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Gerard Roope
Birth: Mar. 13, 1905
Death: Apr. 8, 1940

Victoria Cross Recipient. Born at Hillbrook Trull, Somerset, England, the son of Gerard and Florence Roope. During the second World War, he attained the rank of Lieutenant-Commander in the service of the Royal Navy, in July 1938 he was appointed command of a 'G' class destroyer, HMS Glowworm. He was reportedly a competent career naval officer, well respected by his men who called him 'Old Ardover' for his habit of altering course at a moment's notice. On April 8, 1940, the Glowworm engaged the enemy in the sea off Norway, Roope's actions were cited as follows: "HMS Glowworm was proceeding alone towards West Fjord, Norway, when she met and engaged two enemy destroyers, hitting at least one of them. The enemy broke off the action and headed north. Lieutenant-Commander Roope, though appreciating the intention of the enemy to lead him on to his supporting forces, gave chase. The German heavy cruiser, Admiral Hipper was sighted closing the Glowworm at high speed, and an enemy report was sent, which was received by HMS Renown. Because of the heavy sea it was not possible for the Glowworm to shadow the enemy, and the Commanding Officer decided to attack. Ten torpedoes were fired without success; then the Glowworm, badly hit and her speed reduced, closed and rammed the Admiral Hipper. As she withdrew the Glowworm opened fire again, and scored one hit at 400 yards range. Badly stove in forward and riddled with enemy fire, the Glowworm heeled over, and the Commanding Officer gave the order to abandon her. Shortly afterwards she capsized and sank; only 31 out of her complement of 149 were saved. The Victoria Cross is bestowed upon Lieutenant Commander Roope in recognition of his great valour." Following the action, the Admiral Hipper picked up 31 survivors from the Glowworm. Roope was seen in the oil slicked water helping his men to the rescue ropes and life jackets before finally taking hold of a rope himself, but violent seas combined with exhaustion, and he was unable to hold on, he was swept away and drowned, his body lost. Admiral Hipper's commander, Captain Helmuth Heye, wrote to the British authorities via the Red Cross, recommending an award of the VC for Roope's courage while engaging a vastly superior warship, the only time in British history that a VC award was justified, in part, by a recommendation and supporting evidence provided by the enemy. Roope's was the first action of World War II resulting in the award of the VC. A memorial for Roope can be found in St. Petrox Church in Dartmouth. (bio by: Iola)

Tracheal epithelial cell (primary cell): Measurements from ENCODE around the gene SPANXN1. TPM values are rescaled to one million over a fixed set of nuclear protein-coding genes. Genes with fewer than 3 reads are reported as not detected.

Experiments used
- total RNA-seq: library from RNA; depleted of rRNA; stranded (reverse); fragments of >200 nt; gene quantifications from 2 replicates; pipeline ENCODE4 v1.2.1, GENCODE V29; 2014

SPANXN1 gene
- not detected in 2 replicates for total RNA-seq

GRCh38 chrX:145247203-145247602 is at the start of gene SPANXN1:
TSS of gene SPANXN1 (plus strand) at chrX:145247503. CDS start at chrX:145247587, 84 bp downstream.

Body lost at sea
Maintained by: Find A Grave
Record added: Jul 12, 2003
Find A Grave Memorial# 7678176
Gerard Roope
Added by: Iola
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- David Wend
 Added: Mar. 13, 2014
Rest in peace
- margaret nelson
 Added: Feb. 3, 2014
Rest in peace old chap.
- derrick unwin
 Added: Dec. 8, 2013
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